by Ted Katsoris and Derrick Moore
It never fails. Around October and November, many consulting firms will get calls from clients asking them to design a new roof for immediate replacement, often due to either building problems or new tenant or lease demands. This could be an absolute necessity, depending on the severity of leaks and the interior environment the roof is supposed to protect. Contingent on the size of the roof, its complexity, and contractor availability, there may be time to squeeze in the replacement before the snow falls. Of course, one would hope with regular maintenance and proper capital planning, winter-weather roof replacement could be avoided. However, hope is not always a successful strategy.
This is not to say roofing cannot be performed during the colder months. However, there are many challenges posed to winter roofing work that must be addressed by designers, contractors, and owners, which are not present during the warmer construction season. These difficulties can be further amplified when reroofing over an occupied facility, whereas with new construction, the risks to the interior are generally not as critical.
When real Canadian winter-weather conditions (such as low temperatures, freezing rain, and wet and heavy snow) begin will vary depending on location. These Torontonian authors recall asking a property manager in Kapuskasing, Ont., “When does it start to snow up here?” He replied snow could start falling as early as October. A quick check of Environment Canada records confirmed the average October snowfall in Kapuskasing is 215 mm (8 ½ in.). When the final roof review was completed a few months later, it was a balmy –22 C (–7.6 F) at the project site.
For the purposes of this article, one should assume ‘winter roofing’ falls between November and late March. Although this timeframe varies across Canada, the general topics presented here are typical considerations that should be addressed in the decision-making process of when to begin/continue roofing and when to stop until the weather improves enough to facilitate good roofing conditions.
Is this a new build or a replacement of an existing roof assembly on an occupied building? Although many of the items to be discussed are relevant to both new and replacement operations, reroofing over an existing building in the wintertime poses a greater challenge. This is particularly true if the building is a data centre, transformer station, hospital, long-term care facility or seniors’ residence, airport, manufacturing facility, or similar, where any form of water leakage can have significant implications for building users and operators.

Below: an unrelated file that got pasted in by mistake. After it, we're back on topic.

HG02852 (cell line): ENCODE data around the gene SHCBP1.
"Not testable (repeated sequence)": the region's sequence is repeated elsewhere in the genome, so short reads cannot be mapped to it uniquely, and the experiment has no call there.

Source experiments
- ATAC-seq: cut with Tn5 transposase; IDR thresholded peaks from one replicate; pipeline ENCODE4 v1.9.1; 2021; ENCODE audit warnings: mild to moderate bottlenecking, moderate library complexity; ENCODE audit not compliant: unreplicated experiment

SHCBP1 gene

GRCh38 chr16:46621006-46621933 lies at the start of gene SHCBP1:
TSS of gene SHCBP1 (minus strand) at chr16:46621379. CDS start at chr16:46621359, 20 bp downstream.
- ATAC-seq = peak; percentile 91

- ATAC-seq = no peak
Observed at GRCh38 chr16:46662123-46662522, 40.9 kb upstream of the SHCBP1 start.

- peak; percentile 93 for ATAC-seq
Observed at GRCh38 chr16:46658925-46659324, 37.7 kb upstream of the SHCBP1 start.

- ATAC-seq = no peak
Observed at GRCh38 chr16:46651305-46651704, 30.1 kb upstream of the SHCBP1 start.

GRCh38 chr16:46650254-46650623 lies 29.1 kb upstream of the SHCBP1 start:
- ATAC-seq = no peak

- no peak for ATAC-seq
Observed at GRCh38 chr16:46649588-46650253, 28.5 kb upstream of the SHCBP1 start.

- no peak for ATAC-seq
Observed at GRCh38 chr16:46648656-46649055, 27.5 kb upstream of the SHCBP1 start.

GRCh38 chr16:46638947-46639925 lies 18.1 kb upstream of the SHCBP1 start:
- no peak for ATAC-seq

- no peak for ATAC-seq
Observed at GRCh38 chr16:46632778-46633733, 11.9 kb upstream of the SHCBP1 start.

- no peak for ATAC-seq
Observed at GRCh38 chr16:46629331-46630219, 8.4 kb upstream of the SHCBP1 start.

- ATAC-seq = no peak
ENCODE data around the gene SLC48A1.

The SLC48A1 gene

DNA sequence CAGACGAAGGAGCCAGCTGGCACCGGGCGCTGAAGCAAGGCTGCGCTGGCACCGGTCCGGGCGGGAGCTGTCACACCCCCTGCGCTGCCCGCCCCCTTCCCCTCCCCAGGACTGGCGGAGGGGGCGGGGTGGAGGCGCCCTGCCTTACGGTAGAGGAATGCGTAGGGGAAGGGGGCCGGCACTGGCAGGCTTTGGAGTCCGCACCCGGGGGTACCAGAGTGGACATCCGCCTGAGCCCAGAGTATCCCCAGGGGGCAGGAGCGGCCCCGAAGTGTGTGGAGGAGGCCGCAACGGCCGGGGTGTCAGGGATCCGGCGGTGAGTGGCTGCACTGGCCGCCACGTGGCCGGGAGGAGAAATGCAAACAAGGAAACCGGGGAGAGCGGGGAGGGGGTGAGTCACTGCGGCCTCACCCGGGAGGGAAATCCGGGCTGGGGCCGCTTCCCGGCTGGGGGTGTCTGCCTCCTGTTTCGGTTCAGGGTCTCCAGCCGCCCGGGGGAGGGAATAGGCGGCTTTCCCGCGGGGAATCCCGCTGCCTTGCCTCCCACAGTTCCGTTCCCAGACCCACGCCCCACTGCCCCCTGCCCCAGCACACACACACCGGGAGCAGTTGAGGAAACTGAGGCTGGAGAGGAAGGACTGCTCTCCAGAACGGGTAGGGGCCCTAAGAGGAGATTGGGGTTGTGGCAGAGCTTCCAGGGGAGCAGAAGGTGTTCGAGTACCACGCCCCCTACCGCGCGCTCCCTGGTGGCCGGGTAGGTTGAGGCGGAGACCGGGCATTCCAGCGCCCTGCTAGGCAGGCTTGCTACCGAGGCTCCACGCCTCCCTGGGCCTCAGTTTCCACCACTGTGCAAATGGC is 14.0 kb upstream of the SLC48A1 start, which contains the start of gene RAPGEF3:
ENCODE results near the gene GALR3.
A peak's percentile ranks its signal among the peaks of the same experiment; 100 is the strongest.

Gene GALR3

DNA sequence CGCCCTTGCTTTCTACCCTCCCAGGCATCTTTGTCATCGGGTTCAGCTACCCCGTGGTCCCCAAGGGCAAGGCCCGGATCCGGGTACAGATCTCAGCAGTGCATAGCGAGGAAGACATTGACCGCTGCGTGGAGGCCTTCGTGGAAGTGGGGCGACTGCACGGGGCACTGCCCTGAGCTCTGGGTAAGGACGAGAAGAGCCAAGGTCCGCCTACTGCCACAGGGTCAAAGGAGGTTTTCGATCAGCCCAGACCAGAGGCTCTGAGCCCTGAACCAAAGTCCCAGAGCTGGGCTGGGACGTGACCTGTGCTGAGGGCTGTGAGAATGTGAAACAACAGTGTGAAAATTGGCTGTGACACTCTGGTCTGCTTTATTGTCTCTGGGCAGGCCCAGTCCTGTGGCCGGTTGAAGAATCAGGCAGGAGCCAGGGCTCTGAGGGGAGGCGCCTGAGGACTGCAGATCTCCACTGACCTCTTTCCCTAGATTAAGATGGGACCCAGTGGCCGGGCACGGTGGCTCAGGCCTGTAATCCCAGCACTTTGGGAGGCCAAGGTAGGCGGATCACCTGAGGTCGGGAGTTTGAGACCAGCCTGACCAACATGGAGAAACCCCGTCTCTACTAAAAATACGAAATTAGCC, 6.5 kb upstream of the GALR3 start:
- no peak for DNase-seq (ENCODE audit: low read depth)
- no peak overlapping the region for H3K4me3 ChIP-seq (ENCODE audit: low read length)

With new construction, roofing contractors are less concerned with water damage to the interior of the building. Installation of the roof usually starts right after the roof deck has been installed, as the general contractor (GC) intends to make the building watertight as quickly as possible. A typical day for a crew on the installation of a new roof would involve preparing the deck and then beginning to install the new assembly. Should the weather turn, crews can easily stop production and strive to make any exposed material and transitions watertight.
Reroofing crews face greater challenges. To ensure the roof remains watertight through the construction period, they should only be removing as much material as can be reinstalled in a day, with temporary seals then made at transition points. Assuming the new vapour barrier has waterproofing properties, the project team may also decide to fully remove the existing assembly and use the new vapour barrier as a temporary water barrier while they remove the balance of the roof. This approach has the bonus of increasing the amount of roofing material that can be removed in a day. It also helps minimize the clutter on the roof—since they are only replacing up to the vapour barrier, as opposed to the entire assembly, fewer materials are on the roof during the reroofing.
Regardless, there may be prolonged periods of adverse winter weather putting greater strain on those temporary seals to keep the building watertight. Typically, these seals are not as durable as the completed roof and could expose the building interior to water damage through tearing. Additionally, when the deck is temporarily uninsulated, thermal comfort may have to be addressed, as will the increased risk of condensation on the underside of the deck in occupied conditioned buildings. Depending on the building requirements, this may require temporary tarping, heating, and ventilation.
The complexity of the building design, ease of access to the roof, available space for materials and equipment, and the occupancy inside the building factor into the decision-making matrix. Further, the building’s HVAC system must be considered, particularly if units are being disconnected for a prolonged period of time to facilitate reroofing. This factor is discussed in more detail in the ‘Weather’ section later in this article.